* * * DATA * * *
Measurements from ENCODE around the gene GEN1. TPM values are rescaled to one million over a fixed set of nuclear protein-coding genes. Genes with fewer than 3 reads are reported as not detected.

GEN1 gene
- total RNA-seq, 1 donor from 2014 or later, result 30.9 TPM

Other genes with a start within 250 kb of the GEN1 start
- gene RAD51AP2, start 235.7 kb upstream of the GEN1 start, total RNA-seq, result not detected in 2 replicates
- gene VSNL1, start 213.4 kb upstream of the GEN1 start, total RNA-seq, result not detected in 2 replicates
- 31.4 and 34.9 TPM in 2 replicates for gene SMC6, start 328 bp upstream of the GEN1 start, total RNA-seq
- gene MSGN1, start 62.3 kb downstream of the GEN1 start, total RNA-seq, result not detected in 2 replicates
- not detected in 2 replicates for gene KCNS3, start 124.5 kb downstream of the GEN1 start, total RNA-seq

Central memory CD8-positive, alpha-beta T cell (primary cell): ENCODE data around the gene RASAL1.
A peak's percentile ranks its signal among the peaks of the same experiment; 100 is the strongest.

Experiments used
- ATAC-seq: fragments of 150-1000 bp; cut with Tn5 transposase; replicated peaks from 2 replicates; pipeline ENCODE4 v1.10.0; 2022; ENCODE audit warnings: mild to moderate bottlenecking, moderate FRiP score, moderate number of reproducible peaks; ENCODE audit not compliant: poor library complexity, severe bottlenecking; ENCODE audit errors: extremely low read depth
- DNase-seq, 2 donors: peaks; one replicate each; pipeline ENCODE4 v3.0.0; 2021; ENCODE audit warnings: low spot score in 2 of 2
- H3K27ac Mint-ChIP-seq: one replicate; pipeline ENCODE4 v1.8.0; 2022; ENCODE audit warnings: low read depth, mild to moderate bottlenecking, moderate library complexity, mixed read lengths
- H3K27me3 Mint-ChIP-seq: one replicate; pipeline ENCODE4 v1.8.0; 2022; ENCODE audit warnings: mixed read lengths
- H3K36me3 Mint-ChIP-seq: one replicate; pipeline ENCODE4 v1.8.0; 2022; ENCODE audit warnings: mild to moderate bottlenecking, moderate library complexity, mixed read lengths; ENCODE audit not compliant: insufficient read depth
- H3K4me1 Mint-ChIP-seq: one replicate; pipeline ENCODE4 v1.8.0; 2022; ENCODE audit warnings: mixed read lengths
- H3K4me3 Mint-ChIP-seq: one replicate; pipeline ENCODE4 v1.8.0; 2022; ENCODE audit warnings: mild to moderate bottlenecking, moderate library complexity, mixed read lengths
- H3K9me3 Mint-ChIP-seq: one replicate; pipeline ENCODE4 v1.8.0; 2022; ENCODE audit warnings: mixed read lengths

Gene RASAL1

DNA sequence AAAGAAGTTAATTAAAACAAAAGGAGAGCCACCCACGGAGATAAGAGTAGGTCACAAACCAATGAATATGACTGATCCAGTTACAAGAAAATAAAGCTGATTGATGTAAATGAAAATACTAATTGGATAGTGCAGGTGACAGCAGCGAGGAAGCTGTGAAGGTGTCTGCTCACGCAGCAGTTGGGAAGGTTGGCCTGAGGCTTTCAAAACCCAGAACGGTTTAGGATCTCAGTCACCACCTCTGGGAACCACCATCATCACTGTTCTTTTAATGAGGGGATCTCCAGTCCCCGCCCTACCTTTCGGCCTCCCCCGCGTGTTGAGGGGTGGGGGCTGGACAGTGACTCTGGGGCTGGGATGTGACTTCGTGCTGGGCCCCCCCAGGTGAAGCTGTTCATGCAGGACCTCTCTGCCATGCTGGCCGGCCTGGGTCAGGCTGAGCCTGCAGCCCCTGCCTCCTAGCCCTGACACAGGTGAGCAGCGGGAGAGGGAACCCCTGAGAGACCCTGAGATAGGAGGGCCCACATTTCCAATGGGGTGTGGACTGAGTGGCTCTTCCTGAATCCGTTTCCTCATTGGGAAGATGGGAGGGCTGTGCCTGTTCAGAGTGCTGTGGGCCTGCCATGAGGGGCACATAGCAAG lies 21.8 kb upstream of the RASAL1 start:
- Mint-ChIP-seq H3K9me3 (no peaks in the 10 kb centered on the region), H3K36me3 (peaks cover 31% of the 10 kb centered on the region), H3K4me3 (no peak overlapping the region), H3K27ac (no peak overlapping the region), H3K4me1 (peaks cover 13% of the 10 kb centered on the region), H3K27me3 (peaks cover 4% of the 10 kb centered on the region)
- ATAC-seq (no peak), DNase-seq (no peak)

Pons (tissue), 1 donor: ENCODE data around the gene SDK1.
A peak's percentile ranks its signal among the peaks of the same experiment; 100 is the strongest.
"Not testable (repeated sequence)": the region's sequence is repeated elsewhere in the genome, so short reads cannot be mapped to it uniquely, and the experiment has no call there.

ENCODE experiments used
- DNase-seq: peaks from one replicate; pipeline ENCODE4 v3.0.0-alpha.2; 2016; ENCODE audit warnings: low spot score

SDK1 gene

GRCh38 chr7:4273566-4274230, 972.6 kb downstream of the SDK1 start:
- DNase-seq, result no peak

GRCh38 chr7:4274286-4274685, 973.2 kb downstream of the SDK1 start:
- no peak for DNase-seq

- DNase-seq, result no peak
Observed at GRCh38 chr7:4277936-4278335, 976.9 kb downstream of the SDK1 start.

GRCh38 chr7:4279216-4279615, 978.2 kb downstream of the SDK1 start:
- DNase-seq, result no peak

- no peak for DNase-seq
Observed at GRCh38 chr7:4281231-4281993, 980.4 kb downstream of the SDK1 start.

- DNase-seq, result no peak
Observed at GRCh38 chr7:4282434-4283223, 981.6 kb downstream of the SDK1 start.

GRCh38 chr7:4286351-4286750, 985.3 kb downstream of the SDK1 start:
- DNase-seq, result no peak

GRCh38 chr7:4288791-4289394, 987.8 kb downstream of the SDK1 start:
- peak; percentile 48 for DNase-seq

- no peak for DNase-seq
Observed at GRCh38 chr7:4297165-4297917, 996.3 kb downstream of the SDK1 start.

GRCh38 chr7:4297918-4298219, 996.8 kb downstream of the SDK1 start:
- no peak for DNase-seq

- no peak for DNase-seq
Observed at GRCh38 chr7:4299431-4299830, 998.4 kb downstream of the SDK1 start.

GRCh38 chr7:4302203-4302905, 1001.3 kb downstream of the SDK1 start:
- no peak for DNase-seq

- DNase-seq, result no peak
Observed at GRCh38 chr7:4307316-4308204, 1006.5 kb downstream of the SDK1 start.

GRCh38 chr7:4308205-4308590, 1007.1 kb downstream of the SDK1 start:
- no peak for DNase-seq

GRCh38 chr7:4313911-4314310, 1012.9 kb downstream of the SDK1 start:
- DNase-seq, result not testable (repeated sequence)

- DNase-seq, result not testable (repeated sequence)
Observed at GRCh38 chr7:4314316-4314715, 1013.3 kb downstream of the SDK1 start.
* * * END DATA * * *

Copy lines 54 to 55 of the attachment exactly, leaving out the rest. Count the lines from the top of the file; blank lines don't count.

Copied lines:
- no peak for DNase-seq

- DNase-seq, result no peak